Saturday, May 1, 2010

digital marketing on mobile - will it finally take off in 2010?

Is this the year mobile will finally take off?
NEW YORK - Mobile is happening. Location-based social networking services are battling it out, and the city is alive with augmented reality apps. Barcode scanner apps are must-haves for competitive pricing while shopping. And iPads abound!  

If 2009 was Twitter year, 2010 is the year of (mobile) social mapping.

There is huge potential for a country like the US with near perfect mobile penetration – everyone is walking around with a GPS-enabled device that enables location-based and contextual communication that is hopefully more relevant. At the same time, users are ever-connected to the web and can pull up content as needed – it still blows my mind that I can watch YouTube videos while waiting for the train thanks to the great (and often free!) WiFi.

Is this the year mobile will finally take off in the Philippines?
Technically mobile took off in the Philippines in the mid-nineties. We could text with one hand and were "d2 na me"-ing before anybody in the first world. Today we have a flourishing blogging community and are some of the most engaged social media users in the world. We even have our own crop of YouTube celebrities.

So why hasn't anybody monetized mobile?
(I'm trying to find stats on the mobile internet access in the Philippines "not taking off", but haven't yet. I don't think it is a huge stretch though to say that it has not reached mass-level usage.)

My take on this is that people are hesitant to pay for mobile browsing. The availability of the iPhone and Blackberries has certainly helped to drive usage. But the reason that mobile communication really took off in the Philippines in the first place was that at just PHP 1.00 per text (that's only USD 0.02!), it was the cheapest and easiest way to communicate. Most people still prefer Prepaid (similar to AT&T's Pay-as-you-go Plans) to Postpaid, which locks users in for two years with a minimum monthly spend whether or not the phone is used. Prepaid allows users to load their mobile accounts with micro top-ups, as they have disposable cash. That's the third world model I guess. In which case, are people going to spend their extra cash on mobile surfing?

Going online in the Philippines has rapidly risen over the past few years with the rise of Internet Cafes, where users make micropayments per minute or hour. This way, Filipinos can skip the (expensive) hardware hurlde of having to invest in a laptop or PC, then having to pay an additional fee for dial-up or DSL. There are in fact vendors trying to sidestep this problem - Smart's SurfTV gives users a modem that can be connected to their TV, loaded through prepaid credits and used to go online.

I think though that we will see Filipinos turning to the mobile (instead of their TVs) to skip that hardware hurdle, as data plans become more affordable and user experience on mobile improves.

Opportunity mapping
Here are a few areas that need to be improved to drive mobile internet adoption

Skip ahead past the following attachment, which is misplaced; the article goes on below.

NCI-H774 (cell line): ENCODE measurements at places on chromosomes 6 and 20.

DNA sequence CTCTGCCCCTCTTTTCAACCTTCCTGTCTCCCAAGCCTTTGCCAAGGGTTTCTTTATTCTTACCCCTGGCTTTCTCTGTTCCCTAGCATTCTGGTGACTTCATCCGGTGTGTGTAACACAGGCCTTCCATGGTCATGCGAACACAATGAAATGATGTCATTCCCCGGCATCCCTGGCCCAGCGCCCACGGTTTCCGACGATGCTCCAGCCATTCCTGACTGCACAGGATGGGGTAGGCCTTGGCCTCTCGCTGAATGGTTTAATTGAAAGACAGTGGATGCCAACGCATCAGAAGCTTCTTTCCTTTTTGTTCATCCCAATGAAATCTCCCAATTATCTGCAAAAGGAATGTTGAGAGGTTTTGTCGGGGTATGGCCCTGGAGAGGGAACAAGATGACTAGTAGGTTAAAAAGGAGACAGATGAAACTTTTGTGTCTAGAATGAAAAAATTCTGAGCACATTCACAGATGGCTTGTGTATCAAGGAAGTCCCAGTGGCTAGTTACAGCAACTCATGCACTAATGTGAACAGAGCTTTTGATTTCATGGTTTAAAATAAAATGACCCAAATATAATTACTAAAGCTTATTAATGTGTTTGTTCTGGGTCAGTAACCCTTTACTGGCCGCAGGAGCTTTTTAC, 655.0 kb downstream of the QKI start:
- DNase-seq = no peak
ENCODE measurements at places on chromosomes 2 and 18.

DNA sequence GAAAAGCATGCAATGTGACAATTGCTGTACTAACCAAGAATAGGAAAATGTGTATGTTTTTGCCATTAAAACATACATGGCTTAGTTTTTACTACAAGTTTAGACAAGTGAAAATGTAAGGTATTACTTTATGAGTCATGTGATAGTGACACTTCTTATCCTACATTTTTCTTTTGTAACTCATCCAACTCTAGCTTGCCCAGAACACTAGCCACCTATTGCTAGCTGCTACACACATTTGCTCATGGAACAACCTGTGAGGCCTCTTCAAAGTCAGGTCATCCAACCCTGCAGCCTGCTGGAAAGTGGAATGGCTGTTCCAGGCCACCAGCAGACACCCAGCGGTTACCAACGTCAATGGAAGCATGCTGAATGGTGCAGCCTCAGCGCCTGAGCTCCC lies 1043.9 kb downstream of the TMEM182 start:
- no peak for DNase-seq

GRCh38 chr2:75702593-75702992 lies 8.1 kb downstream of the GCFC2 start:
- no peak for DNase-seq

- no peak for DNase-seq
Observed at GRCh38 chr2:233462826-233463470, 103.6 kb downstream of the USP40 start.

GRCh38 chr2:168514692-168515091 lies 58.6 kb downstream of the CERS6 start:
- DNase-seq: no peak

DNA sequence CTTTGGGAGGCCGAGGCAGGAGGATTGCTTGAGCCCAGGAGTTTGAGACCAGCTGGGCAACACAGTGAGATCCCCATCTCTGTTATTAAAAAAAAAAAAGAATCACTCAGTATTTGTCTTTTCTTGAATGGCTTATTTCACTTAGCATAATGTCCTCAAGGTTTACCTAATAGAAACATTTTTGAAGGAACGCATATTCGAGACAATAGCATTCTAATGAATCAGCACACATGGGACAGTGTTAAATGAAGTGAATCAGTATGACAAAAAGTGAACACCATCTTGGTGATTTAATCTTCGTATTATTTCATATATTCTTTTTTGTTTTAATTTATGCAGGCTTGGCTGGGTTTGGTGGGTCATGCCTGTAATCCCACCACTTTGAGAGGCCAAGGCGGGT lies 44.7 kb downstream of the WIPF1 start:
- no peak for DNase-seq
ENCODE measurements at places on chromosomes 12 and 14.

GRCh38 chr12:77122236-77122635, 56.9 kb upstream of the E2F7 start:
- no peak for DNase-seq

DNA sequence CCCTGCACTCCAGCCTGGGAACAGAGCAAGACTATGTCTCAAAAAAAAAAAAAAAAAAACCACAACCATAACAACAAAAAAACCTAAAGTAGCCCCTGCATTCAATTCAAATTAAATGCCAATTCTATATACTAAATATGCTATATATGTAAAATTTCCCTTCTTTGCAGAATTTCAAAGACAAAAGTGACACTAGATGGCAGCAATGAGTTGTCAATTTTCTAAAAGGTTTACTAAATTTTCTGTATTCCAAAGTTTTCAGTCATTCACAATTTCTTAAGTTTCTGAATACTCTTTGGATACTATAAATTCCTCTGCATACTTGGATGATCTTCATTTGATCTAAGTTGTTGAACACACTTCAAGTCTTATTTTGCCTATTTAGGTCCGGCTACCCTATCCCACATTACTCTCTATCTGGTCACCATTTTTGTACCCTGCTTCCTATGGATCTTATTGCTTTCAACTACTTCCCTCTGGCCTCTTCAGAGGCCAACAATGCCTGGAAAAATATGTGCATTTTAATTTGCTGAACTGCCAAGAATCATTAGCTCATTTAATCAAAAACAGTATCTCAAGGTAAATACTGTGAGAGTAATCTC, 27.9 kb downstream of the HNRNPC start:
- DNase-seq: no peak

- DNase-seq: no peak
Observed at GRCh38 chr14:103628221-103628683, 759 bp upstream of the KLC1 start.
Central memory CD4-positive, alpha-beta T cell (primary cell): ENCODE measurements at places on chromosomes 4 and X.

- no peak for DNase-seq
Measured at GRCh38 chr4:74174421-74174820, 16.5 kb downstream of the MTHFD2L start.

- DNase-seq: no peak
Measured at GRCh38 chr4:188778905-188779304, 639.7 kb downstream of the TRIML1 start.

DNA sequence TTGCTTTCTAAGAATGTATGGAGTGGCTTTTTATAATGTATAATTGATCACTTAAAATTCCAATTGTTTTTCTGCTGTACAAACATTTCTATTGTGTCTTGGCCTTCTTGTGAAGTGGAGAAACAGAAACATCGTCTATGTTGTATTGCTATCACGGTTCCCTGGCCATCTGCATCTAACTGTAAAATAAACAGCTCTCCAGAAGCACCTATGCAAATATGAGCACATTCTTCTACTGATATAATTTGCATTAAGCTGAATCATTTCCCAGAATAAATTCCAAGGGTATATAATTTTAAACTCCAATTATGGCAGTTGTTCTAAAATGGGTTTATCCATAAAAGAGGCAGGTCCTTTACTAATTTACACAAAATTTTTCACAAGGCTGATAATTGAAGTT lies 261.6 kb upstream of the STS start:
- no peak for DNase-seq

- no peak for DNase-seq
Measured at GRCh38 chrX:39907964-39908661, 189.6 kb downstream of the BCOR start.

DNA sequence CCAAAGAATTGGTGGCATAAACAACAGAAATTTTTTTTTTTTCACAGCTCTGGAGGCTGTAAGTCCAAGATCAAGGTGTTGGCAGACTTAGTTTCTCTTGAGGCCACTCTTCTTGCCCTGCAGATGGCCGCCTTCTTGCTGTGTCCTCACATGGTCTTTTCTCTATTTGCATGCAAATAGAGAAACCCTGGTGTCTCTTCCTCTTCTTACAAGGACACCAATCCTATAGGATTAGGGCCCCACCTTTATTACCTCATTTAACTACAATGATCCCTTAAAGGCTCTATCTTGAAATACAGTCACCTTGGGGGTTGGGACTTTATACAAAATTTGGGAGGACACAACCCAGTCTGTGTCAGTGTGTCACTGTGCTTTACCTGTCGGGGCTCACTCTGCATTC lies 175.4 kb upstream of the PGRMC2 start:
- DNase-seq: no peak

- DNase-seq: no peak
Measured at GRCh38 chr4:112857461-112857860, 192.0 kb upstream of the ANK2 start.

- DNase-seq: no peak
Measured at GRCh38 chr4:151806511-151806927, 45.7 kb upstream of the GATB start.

• HARDWARE: Affordable handsets with cameras and GPS and better mobile surfing user experience.
  • CONNECTIVITY: I think that telcos should let us mobile surf for free! Give consumers a chance to build the behavior and habit of mobile browsing, with faster connections - Filipinos love watching YouTube videos, that should be the litmus test on wireless internet speed.
  • CONTENT: If people can get a better experience checking or updating their Facebook or Twitter accounts on their computers, they may not pay extra to do it on mobile. Not to say that I and many others don't already do this! But we need some location-based applications or content that have different user experiences when used on mobile. Foursquare is a good example, and it won't even work on a PC.

Summing up
I'm not sure where telcos are going with this (not as if I don't have a telco client, I should definitely ask), but I would seriously invest in some of these opportunities to shift Internet usage from PC to mobile. The potential of creating a context-aware platform of relevant communication that combines data, behavior (e.g. each user's past searches or sites visited), as well as editorial content (trendspotting and trend-pushing) is huge.

Telcos have to be the first to invest in some value-driven communication that will educate the market and build the behavior.

I used to think that nothing would supplant my net access through PC. But now that I've seen the difference of mobile surfing, I would at least add it to my "repertoire" (as our strat planners would say). In addition, I would pay more to have access to products and services on-the-go — ever hear a song then download it on the spot on iTunes? Life-changing!
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2 comments

melissa said...

Hi Bea!

Liz Claudio gave me the link to your blog, I used to work in MTV Phil too and now currently working in a digital agency. Yep, I think she told me about you because of our common interests. :)

Anyway, just wanted to share this article with you which is somehow related to this entry. http://computerworld.com.ph/philippines-to-lead-in-mobile-commerce-expert-says/

Hope to meet you in person someday! Enjoy NYC!

Cheers,
M

bea said...

Thanks for the comment and the Twitter follow! Will check the article out. Sure, let's meet up back in Manila :)

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